New hope against a rare, incurable eye cancer
A cutting-edge experimental drug cuts nearly in half the risk of death among patients with a rare but aggressive cancer of the eye, new clinical trial data show.
Tebentafusp has now become the first drug shown to improve overall survival in patients with uveal melanoma, said Dr. Antoni Ribas, immediate past president of the American Association of Cancer Research (AACR), in a HealthDay Now interview.
"Uveal melanoma is a disease that until now has had no medical treatment," said Ribas, director of the Tumor Immunology Program at the Jonsson Comprehensive Cancer Center and the Parker Institute for Cancer Immunotherapy Center at University of California, Los Angeles. "Nothing had shown any improvement in the last 50 years of clinical research."
Patients randomly chosen to receive tebentafusp had almost half the risk of death as others treated with either immunotherapy or chemotherapy, according to results presented at the recent AACR annual meeting.
Research presented at meetings is typically considered preliminary until published in a peer-reviewed journal.
"Tebentafusp halved the relative risk to die and, therefore, had a great impact on prolonging survival of patients with metastasized uveal melanoma," said clinical trial researcher Dr. Jessica Hassel. She is associate professor and section head in the department of dermatology and the National Center for Tumor Diseases at University Hospital Heidelberg, in Germany. "It is thereby the first drug with a proven survival benefit for patients with uveal melanoma, and this was true even in patients where the melanoma progressed."
Uveal melanoma is rare overall but the most common eye cancer in adults, Hassel said. It represents approximately 3% to 5% of all melanomas.
The wall of the eye contains three layers. The outer layer is made up of the "white of the eye," known as the sclera, with a clear portion at the front called the cornea through which light passes. The inner layer features a lining of nerve tissue, called the retina, which senses light and passes along optic information to the brain.
In between those two is a layer called the uvea, which is where the colored iris is located as well as muscles to help your eye focus and blood vessels to provide oxygen and nutrition to the eye's cells.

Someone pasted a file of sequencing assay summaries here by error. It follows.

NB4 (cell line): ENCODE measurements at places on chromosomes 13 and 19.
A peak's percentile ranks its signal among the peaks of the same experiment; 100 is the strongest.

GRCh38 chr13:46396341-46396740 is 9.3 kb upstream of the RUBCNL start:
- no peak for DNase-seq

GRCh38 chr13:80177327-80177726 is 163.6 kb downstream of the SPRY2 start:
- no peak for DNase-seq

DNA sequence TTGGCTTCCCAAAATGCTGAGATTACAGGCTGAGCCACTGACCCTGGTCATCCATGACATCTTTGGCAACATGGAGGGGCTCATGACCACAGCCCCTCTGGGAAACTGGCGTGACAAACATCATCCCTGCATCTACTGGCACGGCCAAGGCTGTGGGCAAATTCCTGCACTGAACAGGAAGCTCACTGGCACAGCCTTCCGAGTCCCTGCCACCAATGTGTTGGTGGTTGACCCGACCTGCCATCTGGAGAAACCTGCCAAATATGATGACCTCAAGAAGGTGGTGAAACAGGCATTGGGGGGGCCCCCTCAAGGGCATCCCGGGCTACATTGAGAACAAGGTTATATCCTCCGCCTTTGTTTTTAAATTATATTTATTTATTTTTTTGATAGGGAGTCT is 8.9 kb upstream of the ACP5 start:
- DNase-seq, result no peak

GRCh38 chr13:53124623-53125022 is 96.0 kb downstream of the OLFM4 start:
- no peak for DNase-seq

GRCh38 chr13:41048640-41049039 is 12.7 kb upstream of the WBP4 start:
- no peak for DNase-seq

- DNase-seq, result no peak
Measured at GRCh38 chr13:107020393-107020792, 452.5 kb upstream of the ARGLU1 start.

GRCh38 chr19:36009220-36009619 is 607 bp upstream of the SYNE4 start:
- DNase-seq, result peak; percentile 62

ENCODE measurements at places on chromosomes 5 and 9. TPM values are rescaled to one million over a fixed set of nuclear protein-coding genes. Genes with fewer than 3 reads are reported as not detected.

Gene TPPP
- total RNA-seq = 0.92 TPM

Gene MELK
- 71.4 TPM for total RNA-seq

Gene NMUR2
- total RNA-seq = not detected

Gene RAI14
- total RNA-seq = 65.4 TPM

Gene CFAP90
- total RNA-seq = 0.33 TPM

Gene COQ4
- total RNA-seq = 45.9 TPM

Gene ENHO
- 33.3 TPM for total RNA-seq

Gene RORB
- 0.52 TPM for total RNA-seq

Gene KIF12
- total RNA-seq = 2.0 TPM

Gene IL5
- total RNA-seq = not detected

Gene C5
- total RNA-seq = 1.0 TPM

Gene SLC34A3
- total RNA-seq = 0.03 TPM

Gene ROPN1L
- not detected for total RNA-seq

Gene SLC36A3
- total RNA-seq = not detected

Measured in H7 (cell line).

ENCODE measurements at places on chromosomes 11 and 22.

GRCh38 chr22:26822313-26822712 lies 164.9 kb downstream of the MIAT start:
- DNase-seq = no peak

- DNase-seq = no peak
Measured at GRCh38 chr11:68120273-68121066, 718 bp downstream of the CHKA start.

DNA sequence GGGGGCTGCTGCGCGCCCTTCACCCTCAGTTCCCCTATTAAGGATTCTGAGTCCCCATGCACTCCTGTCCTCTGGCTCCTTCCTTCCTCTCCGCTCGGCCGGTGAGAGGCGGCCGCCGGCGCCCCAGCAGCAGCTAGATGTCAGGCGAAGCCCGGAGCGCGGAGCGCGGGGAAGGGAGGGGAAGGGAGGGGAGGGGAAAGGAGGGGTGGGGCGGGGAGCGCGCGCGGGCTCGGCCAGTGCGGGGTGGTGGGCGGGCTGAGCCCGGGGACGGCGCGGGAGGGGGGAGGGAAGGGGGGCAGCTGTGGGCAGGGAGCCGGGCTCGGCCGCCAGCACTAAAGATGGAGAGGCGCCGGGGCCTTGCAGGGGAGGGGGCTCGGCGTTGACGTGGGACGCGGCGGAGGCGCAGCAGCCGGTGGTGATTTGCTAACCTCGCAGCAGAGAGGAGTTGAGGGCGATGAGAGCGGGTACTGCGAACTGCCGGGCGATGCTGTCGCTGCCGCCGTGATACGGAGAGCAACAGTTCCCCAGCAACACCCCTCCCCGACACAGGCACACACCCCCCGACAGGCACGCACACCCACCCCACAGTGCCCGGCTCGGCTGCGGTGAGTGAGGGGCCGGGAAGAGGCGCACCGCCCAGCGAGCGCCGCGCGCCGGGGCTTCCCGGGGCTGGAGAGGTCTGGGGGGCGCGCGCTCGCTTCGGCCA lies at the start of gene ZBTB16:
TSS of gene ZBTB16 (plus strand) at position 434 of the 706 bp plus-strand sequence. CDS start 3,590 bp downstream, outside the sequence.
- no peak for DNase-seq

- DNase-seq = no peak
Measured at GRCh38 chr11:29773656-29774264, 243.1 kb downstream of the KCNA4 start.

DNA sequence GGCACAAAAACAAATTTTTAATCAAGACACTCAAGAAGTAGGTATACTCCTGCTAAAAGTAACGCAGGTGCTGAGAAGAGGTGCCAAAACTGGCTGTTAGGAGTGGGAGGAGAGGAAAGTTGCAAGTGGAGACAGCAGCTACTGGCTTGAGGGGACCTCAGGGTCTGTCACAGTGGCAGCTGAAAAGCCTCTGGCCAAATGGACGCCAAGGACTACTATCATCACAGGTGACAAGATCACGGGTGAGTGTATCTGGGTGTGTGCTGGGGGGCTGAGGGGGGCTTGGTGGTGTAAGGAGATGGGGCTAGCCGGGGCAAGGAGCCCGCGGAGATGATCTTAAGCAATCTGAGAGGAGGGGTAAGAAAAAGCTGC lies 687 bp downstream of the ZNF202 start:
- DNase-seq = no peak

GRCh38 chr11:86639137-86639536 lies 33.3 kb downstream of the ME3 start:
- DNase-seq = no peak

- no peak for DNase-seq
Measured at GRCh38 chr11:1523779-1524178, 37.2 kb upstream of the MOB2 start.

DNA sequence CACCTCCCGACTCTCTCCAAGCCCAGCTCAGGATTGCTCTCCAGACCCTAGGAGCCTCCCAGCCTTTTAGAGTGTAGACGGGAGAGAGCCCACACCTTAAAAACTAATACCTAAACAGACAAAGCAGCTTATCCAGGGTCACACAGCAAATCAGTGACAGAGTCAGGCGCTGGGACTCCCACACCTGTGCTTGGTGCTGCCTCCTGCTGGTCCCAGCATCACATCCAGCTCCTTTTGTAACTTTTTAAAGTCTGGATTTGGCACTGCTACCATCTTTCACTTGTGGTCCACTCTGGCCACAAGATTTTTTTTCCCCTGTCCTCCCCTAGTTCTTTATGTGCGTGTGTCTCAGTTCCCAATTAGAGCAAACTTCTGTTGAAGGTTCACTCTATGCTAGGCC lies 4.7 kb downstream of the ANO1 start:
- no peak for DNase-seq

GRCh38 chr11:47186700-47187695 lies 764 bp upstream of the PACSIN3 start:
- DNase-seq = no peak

Until now, the prognosis for uveal melanoma has been very poor, with people on average living less than a year after the cancer has spread from the eye to other parts of the body, Hassel said.
"When the uveal melanoma is diagnosed, it is radiated or operated depending on the size of the tumor," she said. "Half of the patients eventually develop metastases, mainly to the liver, and at that time there is no standard of care available."
Doctors have tried to treat the cancer that has spread to the liver, as well as employing powerful immune-boosting drugs, but "none of these treatments have shown an overall survival benefit," Hassel said.
Tebentafusp is a protein that recognizes two different receptor targets, one present on melanoma cells and the other on cancer-killing T-cells produced by the immune system, she said. The drug is administered intravenously once a week.
"Tebentafusp builds a bridge between the tumor and the immune cells, enabling the immune cells to attack the tumor," Hassel said. "It binds T-cells and activates them to fight the ocular melanoma cells."
This trial tested tebentafusp's potential as a front-line therapy for eye cancer, enlisting 378 people with metastatic uveal melanoma. The researchers gave the experimental drug to 252 of the patients, while the rest received either chemotherapy or immunotherapy.
The estimated one-year overall survival rate of patients who got tebentafusp was 73%, compared with 59% among those who received other therapies, the researchers reported. That represents a survival benefit of 49% for the new drug.
The disease control rate—the percentage of patients who had a complete or partial response to their treatment, or whose disease stabilized for an extended period of time—was 46% in tebentafusp patients after 12 weeks. That compared with 27% for those who got chemo or immunotherapy.
Side effects mainly affected the skin for the first few treatment cycles, Hassel said, and in rarer cases patients suffered an inflammatory "cytokine storm" from overstimulation of the immune system. Only 2% of patients stopped treatment because of side effects.
Based on these results, the U.S. Food and Drug Administration has granted breakthrough therapy designation to tebentafusp, according to a February news release from Immunocore, developer of the drug.
This designation is intended to speed up the development and review of medications for serious or life-threatening diseases, after early clinical evidence has indicated that the drug might be substantially better than available therapies.
Researchers now intend to see if tebentafusp can be used to keep cancer from recurring in uveal melanoma patients who've entered remission, Hassel said. They also want to test the drug in combination with other immune-boosting medications.
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